Arles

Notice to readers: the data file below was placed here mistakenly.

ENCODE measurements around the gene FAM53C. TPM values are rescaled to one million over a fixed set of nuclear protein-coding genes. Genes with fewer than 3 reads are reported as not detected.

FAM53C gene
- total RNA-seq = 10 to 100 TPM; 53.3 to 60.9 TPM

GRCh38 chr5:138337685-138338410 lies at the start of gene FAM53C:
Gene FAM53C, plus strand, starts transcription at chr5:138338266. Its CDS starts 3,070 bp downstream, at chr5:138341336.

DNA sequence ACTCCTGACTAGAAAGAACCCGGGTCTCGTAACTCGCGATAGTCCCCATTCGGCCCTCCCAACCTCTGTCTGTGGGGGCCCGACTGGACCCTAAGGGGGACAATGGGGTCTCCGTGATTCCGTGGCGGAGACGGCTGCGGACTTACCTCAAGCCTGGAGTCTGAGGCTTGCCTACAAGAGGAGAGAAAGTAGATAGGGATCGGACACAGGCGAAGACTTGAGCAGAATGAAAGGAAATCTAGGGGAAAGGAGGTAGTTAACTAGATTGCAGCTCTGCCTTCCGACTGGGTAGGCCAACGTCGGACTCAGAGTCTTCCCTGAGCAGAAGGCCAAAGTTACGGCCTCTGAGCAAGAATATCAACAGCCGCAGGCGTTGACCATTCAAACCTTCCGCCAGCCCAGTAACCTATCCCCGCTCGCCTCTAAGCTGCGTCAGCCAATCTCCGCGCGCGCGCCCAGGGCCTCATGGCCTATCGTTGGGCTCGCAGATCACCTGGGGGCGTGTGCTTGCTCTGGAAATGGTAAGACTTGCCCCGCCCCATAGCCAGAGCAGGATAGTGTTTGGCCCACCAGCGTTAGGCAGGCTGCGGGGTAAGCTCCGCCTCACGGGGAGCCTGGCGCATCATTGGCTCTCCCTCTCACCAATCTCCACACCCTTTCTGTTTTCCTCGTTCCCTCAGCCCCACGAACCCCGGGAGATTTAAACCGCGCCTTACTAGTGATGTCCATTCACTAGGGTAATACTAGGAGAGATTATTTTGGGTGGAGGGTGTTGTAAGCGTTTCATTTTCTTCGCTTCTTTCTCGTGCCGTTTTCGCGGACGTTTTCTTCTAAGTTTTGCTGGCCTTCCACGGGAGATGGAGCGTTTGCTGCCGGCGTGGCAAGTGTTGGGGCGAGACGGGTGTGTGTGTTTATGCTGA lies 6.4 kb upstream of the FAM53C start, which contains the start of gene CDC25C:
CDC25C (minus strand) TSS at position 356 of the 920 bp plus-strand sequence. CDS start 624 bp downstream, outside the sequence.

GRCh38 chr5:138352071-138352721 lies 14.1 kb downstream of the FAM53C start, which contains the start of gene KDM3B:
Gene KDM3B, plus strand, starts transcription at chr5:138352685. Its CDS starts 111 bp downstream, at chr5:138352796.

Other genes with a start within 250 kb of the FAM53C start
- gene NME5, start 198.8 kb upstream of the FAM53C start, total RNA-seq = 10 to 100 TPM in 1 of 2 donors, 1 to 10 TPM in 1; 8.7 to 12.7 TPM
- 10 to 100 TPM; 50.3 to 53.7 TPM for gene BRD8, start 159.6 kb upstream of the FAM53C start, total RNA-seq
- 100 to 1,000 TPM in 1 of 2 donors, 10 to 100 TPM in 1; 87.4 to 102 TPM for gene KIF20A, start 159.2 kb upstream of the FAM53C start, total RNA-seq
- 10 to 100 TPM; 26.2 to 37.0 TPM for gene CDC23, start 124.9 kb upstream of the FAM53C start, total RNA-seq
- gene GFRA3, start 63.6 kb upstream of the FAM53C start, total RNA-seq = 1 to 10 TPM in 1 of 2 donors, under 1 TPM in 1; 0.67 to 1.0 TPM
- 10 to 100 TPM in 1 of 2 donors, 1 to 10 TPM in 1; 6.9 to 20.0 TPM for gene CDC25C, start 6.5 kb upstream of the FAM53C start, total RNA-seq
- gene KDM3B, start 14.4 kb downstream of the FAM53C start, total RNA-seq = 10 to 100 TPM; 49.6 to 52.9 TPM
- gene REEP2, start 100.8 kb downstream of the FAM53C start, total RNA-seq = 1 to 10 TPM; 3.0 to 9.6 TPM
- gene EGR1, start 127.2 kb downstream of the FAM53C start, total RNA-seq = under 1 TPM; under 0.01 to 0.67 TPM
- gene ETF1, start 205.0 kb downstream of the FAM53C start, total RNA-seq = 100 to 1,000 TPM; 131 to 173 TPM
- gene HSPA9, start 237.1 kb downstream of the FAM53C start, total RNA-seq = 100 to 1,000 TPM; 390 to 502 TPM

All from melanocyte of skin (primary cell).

We caught the train from Avignon to Arles, known for its Roman ruins and as a setting for the artwork of van Gogh. The town has an almost Tuscan feel about it. Narrow alleyways and tall stone buildings. The centrepiece is the Roman Stadium, once used by gladiators and now bullfighters.Although its appearance has been greatly scarred by modern scaffolding, the view from atop one of the towers is magical. It is unbelievable that a small town of 200 houses and two churches was enclosed within the stadium walls, then used as fortifications. There was a thought about going to Marseilles for lunch, but what is the point, seeing as good boullibaises need to be pre-ordered. We ended up dining at Place du Forum. Note that at this time of year, many shop and attractions close between 11:30 and 2pm. Eventually, we walked back to the train station and bought tickets to Orange. Unfortunately, the next train was scheduled to leave in over an hour and a half. We climbed a stone pylon from at long gone bridge for a wonderful view of Arles across the Rhone. Then wandered some more of the town, discovering a very pretty cross-stitch shop. Back to the station again, only to discover that the trains were running almost an hour late. Just like Sydney! Gave up on Orange, as the sights would be closed by the time we reached there. Could not see much out of the windows of the train as they were all fogged up. Spent the evening strolling through Avignon. The beautiful Rue de Tinteurres is well worth a visit, with waterwheels still turning with the canal that runs alongside the road. Had a fun experience trying to communicate with a shop owner trying to sell us a tablecloth. Eventually she called a friend who spoke excellent English. These are the experiences which may appear frustrating but are often full of laughs.